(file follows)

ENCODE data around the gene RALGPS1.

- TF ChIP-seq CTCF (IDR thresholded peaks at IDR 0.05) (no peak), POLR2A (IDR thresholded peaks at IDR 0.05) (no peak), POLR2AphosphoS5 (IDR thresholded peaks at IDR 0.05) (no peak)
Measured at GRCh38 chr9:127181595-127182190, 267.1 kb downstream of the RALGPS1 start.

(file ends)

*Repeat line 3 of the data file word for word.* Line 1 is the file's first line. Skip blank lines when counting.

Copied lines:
Measured at GRCh38 chr9:127181595-127182190, 267.1 kb downstream of the RALGPS1 start.